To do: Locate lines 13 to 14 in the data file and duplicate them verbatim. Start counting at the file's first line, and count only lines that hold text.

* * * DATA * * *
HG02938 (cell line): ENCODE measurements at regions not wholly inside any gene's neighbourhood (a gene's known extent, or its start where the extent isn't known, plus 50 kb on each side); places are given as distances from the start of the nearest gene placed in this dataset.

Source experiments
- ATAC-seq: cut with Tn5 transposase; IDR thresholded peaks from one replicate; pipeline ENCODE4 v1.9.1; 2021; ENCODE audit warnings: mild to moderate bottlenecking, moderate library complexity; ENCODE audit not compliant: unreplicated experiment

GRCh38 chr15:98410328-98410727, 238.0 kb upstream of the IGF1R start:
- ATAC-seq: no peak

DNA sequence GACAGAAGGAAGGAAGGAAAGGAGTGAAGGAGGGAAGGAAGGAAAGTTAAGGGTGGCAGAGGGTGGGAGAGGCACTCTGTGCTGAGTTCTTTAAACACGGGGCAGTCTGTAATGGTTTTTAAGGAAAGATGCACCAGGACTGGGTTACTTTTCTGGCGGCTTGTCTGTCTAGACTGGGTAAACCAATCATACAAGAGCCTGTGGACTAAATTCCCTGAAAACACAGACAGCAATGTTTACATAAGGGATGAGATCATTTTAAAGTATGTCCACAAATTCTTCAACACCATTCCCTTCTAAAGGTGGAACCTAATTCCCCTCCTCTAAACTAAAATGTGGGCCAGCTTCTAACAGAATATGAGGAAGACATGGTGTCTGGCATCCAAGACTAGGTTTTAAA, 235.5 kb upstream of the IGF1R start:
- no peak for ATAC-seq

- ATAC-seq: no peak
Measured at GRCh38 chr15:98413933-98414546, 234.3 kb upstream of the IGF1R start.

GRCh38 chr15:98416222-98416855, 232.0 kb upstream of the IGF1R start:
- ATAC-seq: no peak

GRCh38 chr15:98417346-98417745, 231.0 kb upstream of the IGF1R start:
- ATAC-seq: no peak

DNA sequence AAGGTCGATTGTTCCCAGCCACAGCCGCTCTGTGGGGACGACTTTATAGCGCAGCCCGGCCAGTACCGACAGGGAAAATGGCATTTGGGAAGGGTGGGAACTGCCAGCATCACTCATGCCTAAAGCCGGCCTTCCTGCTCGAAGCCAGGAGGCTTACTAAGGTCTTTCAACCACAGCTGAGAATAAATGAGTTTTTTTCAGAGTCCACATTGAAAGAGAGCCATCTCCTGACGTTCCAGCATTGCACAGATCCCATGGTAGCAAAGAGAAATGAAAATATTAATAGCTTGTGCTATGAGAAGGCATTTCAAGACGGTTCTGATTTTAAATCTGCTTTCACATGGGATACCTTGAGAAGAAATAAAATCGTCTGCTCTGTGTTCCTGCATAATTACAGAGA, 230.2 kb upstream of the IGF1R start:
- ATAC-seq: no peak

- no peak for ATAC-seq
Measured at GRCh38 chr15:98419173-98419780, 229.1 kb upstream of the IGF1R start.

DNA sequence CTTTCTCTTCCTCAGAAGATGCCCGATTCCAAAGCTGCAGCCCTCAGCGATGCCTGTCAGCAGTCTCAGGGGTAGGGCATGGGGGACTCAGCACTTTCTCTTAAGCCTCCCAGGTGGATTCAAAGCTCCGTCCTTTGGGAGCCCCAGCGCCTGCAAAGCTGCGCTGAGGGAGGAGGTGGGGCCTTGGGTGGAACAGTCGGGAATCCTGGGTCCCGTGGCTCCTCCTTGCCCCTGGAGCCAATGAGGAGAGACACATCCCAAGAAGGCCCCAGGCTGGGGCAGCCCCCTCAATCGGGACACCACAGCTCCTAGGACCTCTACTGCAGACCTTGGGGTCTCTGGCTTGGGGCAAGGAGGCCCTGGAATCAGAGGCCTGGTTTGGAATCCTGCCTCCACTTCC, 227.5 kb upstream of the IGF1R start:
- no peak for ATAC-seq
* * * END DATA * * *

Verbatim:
- ATAC-seq: no peak

DNA sequence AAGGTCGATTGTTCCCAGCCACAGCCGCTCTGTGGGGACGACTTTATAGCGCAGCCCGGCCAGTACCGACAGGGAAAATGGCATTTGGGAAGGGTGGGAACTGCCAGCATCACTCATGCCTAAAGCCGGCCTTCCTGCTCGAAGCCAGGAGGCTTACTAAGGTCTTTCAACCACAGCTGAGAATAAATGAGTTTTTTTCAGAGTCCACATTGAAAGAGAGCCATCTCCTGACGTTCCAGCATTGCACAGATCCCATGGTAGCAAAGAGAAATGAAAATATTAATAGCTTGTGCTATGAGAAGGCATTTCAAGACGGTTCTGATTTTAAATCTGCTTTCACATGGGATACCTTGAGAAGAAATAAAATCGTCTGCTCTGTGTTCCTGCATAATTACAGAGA, 230.2 kb upstream of the IGF1R start: